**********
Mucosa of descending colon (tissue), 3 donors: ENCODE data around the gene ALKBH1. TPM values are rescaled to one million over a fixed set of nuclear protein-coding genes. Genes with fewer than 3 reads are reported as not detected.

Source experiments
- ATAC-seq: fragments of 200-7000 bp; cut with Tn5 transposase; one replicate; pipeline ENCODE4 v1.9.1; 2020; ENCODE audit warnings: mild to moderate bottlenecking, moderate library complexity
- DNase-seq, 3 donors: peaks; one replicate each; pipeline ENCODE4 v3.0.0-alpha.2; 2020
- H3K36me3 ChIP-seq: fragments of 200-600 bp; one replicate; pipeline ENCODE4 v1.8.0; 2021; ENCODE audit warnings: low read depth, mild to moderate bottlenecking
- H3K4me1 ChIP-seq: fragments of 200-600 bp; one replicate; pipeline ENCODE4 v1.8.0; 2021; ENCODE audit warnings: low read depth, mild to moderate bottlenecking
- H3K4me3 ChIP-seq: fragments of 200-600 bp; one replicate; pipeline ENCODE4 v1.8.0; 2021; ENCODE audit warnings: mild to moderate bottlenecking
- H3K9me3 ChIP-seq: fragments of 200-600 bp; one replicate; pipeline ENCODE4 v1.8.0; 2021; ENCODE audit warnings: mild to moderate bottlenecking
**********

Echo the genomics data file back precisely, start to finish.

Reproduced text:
Mucosa of descending colon (tissue), 3 donors: ENCODE data around the gene ALKBH1. TPM values are rescaled to one million over a fixed set of nuclear protein-coding genes. Genes with fewer than 3 reads are reported as not detected.

Source experiments
- ATAC-seq: fragments of 200-7000 bp; cut with Tn5 transposase; one replicate; pipeline ENCODE4 v1.9.1; 2020; ENCODE audit warnings: mild to moderate bottlenecking, moderate library complexity
- DNase-seq, 3 donors: peaks; one replicate each; pipeline ENCODE4 v3.0.0-alpha.2; 2020
- H3K36me3 ChIP-seq: fragments of 200-600 bp; one replicate; pipeline ENCODE4 v1.8.0; 2021; ENCODE audit warnings: low read depth, mild to moderate bottlenecking
- H3K4me1 ChIP-seq: fragments of 200-600 bp; one replicate; pipeline ENCODE4 v1.8.0; 2021; ENCODE audit warnings: low read depth, mild to moderate bottlenecking
- H3K4me3 ChIP-seq: fragments of 200-600 bp; one replicate; pipeline ENCODE4 v1.8.0; 2021; ENCODE audit warnings: mild to moderate bottlenecking
- H3K9me3 ChIP-seq: fragments of 200-600 bp; one replicate; pipeline ENCODE4 v1.8.0; 2021; ENCODE audit warnings: mild to moderate bottlenecking